Quebec City's 400th anniversary occurs in 2008, and part of the celebration involves six Contemporary Ephemeral Gardens. Each garden will be designed by a living artist, to be established in the heart of the festivities, and to live only so long as the celebration does, from June 10 to September 28, 2008. Each garden should address the three major themes of the festival:

Where the river narrows;
Your history, my history, our history ;
and Sowing the seeds of culture.

A Call For Creation Of Contemporary Ephemeral Gardens [via Land+Living]

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January 14, 2007 in Design & furniture, Outdoors & games, Plants & gardens, Shows & events | Permalink | Comments (0) | TrackBack

The Organic Gardening Catalogue


For those who still like to curl up with a (recycled newsprint) catalog and individually select each seed, herb and compost option over a myriad damp and dreary winter afternoons, the Organic Gardening Catalog has everything from biological pest controls to pear trees for your brand new partridge. All purchases go to support Garden Organic's charity work promoting organic farming. (Yes, of course you can just order stuff online instead; what year did you think this was, 1977?) [GT]

Organic Gardening Catalog

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January 3, 2007 in Plants & gardens | Permalink | Comments (0) | TrackBack

For Pete's sake lay off the peat

06_wildlife_peatlands_jsThe Scottish Wildlife Trust has added its voice to those of Alan Titchmarsh and Monty Don in urging gardeners to stop using peat.

Although peat only covers 3% of the earth, it is an extremely importantant wildlife habitat - and consequently part of conservation. Added to that, peat bogs actually lock-in carbon from the atmosphere, that would otherwise contribute to the greenhouse effect.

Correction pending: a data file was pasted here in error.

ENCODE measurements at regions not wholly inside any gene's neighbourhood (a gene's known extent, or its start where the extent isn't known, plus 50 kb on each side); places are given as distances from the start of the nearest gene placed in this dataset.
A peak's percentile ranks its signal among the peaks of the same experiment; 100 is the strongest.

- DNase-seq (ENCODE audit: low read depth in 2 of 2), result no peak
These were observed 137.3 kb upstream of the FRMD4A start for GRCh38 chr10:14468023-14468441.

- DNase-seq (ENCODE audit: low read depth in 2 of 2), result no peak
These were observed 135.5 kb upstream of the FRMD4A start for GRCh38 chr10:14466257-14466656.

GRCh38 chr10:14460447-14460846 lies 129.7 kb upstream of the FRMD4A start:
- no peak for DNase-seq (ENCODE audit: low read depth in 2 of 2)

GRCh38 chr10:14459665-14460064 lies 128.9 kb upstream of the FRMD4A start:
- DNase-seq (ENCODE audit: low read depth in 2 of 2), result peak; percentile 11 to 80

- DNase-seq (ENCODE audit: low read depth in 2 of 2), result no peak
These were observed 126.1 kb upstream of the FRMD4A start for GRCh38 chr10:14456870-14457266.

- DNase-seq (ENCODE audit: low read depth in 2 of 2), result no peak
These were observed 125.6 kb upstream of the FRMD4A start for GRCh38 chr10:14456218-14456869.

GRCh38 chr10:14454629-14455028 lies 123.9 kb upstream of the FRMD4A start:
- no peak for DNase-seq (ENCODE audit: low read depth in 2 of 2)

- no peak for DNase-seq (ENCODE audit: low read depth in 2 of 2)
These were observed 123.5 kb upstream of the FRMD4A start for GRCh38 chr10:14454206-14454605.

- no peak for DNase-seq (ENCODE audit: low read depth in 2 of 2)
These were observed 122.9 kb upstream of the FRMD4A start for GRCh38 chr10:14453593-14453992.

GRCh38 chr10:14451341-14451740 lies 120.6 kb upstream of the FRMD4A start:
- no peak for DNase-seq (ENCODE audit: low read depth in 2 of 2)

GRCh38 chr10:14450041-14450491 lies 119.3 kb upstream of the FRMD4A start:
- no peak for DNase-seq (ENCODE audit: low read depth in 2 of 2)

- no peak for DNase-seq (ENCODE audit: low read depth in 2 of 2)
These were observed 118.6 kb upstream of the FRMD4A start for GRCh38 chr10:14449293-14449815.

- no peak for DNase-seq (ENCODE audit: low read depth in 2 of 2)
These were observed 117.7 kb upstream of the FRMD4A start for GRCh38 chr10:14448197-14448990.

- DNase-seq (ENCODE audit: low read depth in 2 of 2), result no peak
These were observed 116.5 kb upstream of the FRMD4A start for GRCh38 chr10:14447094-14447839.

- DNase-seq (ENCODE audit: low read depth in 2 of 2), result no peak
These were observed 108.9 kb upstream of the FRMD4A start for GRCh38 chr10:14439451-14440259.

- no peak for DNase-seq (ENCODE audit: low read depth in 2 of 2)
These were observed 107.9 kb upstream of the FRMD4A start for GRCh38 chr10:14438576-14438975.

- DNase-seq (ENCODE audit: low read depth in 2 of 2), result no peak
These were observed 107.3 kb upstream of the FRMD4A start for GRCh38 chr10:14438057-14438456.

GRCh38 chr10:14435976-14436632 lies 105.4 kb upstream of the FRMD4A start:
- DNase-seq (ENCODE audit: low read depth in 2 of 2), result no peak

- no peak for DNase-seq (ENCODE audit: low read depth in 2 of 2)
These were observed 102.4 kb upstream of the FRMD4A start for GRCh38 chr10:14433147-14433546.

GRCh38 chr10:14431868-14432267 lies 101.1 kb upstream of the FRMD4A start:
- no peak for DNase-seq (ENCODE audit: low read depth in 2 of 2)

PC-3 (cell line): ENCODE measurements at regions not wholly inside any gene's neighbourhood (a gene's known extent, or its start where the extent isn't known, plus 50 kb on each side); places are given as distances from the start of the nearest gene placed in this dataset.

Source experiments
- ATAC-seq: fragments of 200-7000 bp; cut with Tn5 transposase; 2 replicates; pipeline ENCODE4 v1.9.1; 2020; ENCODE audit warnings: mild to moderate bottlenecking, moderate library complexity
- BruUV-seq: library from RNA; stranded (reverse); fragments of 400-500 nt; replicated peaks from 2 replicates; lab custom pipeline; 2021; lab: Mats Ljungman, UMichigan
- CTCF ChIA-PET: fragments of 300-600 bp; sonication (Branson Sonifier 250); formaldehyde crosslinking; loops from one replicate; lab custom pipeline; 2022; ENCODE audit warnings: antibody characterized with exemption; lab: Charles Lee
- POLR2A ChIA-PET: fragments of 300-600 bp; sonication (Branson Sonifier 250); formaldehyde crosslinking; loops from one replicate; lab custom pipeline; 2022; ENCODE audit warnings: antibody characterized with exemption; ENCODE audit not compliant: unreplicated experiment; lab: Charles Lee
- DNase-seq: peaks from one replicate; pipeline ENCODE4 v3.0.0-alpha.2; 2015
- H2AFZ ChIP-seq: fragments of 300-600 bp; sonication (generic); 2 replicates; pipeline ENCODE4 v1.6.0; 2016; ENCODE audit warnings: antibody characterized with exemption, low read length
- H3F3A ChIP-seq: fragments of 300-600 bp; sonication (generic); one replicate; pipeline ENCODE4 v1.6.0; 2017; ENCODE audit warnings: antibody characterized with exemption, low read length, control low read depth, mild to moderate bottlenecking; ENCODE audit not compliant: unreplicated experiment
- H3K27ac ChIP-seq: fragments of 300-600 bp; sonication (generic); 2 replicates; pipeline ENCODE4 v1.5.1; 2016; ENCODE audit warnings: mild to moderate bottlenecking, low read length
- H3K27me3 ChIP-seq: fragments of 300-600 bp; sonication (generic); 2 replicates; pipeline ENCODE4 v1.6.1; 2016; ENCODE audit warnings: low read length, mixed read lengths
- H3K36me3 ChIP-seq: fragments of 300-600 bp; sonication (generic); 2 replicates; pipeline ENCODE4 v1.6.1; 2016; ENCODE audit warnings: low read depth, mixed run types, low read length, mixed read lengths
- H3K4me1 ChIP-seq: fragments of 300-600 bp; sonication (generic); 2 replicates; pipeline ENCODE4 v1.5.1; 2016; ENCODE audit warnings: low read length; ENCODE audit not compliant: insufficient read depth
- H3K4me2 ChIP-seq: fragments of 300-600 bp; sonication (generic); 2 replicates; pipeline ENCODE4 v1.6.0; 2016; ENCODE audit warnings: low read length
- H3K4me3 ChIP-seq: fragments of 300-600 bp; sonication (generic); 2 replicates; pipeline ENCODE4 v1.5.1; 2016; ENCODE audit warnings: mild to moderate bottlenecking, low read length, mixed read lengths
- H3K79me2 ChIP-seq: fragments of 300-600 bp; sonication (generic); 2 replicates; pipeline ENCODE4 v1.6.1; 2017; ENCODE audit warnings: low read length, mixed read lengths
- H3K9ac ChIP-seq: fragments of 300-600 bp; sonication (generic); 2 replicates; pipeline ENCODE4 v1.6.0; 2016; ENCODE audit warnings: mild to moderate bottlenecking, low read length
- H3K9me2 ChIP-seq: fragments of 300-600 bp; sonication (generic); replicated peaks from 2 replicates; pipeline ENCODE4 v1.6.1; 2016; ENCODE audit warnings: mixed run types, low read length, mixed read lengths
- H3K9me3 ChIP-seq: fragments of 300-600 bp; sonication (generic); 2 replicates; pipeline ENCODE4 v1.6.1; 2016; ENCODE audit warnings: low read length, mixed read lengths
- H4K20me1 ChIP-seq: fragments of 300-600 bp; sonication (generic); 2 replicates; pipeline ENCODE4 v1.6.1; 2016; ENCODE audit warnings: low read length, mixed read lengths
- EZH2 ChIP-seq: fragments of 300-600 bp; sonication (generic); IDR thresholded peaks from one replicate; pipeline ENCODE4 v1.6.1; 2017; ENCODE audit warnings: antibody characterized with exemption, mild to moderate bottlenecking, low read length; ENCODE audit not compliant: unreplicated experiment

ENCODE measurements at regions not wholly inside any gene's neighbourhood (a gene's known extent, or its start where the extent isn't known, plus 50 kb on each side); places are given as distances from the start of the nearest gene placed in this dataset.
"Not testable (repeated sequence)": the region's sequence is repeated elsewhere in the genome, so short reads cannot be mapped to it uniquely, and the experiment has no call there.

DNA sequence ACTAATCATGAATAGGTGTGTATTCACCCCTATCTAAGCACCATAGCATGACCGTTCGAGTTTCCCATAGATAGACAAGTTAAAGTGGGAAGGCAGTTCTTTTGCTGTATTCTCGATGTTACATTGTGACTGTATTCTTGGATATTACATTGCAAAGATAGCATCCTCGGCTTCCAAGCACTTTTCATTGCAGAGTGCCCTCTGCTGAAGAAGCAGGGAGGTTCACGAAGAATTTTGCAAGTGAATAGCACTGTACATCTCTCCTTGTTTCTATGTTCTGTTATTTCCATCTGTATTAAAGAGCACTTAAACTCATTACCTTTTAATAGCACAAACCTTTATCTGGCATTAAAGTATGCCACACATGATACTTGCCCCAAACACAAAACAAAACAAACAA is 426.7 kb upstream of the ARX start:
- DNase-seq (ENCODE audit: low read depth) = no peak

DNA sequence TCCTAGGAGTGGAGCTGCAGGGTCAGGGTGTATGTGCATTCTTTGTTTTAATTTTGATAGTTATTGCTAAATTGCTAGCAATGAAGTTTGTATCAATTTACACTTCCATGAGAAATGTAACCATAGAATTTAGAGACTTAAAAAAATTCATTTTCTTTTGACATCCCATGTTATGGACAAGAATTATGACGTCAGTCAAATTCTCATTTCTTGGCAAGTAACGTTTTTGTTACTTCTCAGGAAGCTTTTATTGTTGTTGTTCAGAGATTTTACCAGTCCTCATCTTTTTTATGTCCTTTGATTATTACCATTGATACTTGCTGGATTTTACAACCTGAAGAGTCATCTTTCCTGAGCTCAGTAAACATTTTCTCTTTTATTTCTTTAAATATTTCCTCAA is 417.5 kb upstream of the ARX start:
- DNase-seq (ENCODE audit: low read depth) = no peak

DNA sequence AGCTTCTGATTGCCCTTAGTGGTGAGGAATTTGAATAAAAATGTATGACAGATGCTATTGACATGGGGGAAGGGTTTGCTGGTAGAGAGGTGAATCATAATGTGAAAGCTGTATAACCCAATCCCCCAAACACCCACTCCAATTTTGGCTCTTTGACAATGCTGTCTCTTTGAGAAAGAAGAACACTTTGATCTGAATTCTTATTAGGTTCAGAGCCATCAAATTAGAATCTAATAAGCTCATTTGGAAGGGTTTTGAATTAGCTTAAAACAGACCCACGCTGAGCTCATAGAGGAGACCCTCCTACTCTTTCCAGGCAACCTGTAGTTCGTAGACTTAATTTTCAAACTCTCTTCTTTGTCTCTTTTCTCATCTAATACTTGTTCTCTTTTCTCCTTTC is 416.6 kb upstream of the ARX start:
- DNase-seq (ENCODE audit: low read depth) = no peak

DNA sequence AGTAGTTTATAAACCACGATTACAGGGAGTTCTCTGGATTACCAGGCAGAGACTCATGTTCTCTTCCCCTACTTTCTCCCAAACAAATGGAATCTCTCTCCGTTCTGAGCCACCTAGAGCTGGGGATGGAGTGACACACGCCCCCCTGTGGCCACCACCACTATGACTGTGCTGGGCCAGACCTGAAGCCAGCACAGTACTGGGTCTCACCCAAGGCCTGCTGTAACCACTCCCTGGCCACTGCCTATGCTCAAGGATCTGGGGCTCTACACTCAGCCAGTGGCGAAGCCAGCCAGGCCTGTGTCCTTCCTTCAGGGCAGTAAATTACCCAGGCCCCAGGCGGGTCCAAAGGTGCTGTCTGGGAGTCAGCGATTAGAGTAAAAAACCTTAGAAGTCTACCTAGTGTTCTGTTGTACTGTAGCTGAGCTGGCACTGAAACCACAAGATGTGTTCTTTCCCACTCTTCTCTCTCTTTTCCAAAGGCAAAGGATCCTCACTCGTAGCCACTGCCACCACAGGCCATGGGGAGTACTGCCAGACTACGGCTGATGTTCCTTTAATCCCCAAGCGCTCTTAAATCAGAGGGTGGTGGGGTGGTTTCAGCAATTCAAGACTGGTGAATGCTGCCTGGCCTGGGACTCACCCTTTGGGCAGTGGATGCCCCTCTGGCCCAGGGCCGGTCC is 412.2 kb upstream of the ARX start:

Unfortunately, amateur gardeners are not heeding the message and there has been no change in their consumption of peat as a growing medium.

To hear on Monty Don's views on climate change and how it affects (and indeed should affect) gardening, check out this month's Gardeners' World magazine.

[Via Independent]

January 1, 2007 in Green News, Planet saving, Plants & gardens | Permalink | Comments (0) | TrackBack

2006 roundup #12: Los Angeles urban farm bulldozed

There were bigger stories and bigger injustices in 2006, but the story that touched me came from Daryl Hannah's environmentalist video blog, involving the  bulldozing of an urban farm in Los Angeles.  The farm had supported dozens of dirt-poor migrant families with its produce, and the produce - absorbing massy carbon dioxide from the smog - was spectacular.  But, a corporation bought it to turn into warehouse space, and though it sold for $6.5 mil USD to them, they demanded $16 mil USD from the Public Land Trust to give it up.  Folk singer Joan Baez tree-sat to try to save the farm but ultimately it was destroyed.  [GT]

Original stories: Los Angeles urban farm bulldozed | Joan Baez braves bulldozers for LA organic garden | Daryl Hannah on green architecture

December 28, 2006 in Arts & information, Green News, Plants & gardens | Permalink | Comments (0) | TrackBack

Primrose offers Eric and Buzz, the ducks


The rather improbably named Eric and Buzz sculptures are ducks made of cold-cast bronze, for your garden (which, given the weather, may well still be in bloom). They're 34cm tall, with a hand-finished bronze patina and weatherproof, so you can stick them right out in the snow, er, muck, right now if you like. Buy 'em both at once at £129, which means you save £20, or buy one or the other at £75. Available sometime in 2007. [GT]

Eric and Buzz - Garden duck sculptures

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December 27, 2006 in Plants & gardens | Permalink | Comments (0) | TrackBack